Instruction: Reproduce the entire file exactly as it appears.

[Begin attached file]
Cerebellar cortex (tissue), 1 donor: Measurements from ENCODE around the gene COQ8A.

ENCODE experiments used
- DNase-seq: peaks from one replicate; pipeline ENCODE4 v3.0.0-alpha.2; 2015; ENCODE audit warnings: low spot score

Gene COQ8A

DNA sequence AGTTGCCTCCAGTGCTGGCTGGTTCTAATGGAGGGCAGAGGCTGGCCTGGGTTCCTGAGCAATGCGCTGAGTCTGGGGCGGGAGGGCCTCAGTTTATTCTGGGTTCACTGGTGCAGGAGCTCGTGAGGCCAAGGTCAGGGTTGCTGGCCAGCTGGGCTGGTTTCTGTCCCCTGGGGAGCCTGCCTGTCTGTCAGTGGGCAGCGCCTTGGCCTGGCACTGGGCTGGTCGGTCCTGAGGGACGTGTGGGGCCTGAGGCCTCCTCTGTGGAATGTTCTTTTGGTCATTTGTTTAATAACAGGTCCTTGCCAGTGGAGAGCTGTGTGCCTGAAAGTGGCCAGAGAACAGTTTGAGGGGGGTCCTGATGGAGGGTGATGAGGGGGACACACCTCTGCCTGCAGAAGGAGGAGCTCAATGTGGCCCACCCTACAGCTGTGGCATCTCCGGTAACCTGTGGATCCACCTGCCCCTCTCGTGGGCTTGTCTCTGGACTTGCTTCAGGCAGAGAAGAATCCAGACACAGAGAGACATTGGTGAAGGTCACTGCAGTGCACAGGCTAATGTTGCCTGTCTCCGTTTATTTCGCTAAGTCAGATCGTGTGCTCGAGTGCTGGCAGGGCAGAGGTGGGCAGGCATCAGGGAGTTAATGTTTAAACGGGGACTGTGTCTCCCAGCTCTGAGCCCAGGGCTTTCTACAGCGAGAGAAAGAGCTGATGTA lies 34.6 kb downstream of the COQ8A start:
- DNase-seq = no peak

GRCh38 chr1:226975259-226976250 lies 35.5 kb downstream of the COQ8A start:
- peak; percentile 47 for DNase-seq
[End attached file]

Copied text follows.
Cerebellar cortex (tissue), 1 donor: Measurements from ENCODE around the gene COQ8A.

ENCODE experiments used
- DNase-seq: peaks from one replicate; pipeline ENCODE4 v3.0.0-alpha.2; 2015; ENCODE audit warnings: low spot score

Gene COQ8A

DNA sequence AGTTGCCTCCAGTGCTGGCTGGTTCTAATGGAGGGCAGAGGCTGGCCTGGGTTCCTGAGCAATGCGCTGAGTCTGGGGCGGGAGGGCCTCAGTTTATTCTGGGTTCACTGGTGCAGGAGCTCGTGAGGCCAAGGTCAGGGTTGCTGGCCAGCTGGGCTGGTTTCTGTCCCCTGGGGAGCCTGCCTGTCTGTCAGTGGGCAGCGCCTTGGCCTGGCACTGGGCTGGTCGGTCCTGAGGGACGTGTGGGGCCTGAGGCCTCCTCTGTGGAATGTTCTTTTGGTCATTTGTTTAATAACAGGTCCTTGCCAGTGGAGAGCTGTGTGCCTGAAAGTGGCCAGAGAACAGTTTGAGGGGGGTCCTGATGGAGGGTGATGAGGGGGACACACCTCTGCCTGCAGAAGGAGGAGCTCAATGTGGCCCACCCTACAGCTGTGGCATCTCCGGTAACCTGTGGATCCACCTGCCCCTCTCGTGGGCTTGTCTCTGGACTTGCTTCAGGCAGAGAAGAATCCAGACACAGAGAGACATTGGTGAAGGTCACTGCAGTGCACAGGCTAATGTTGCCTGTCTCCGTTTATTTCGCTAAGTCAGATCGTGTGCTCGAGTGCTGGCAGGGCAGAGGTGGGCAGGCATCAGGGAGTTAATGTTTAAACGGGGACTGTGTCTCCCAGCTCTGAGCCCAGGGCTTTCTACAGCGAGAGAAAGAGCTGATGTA lies 34.6 kb downstream of the COQ8A start:
- DNase-seq = no peak

GRCh38 chr1:226975259-226976250 lies 35.5 kb downstream of the COQ8A start:
- peak; percentile 47 for DNase-seq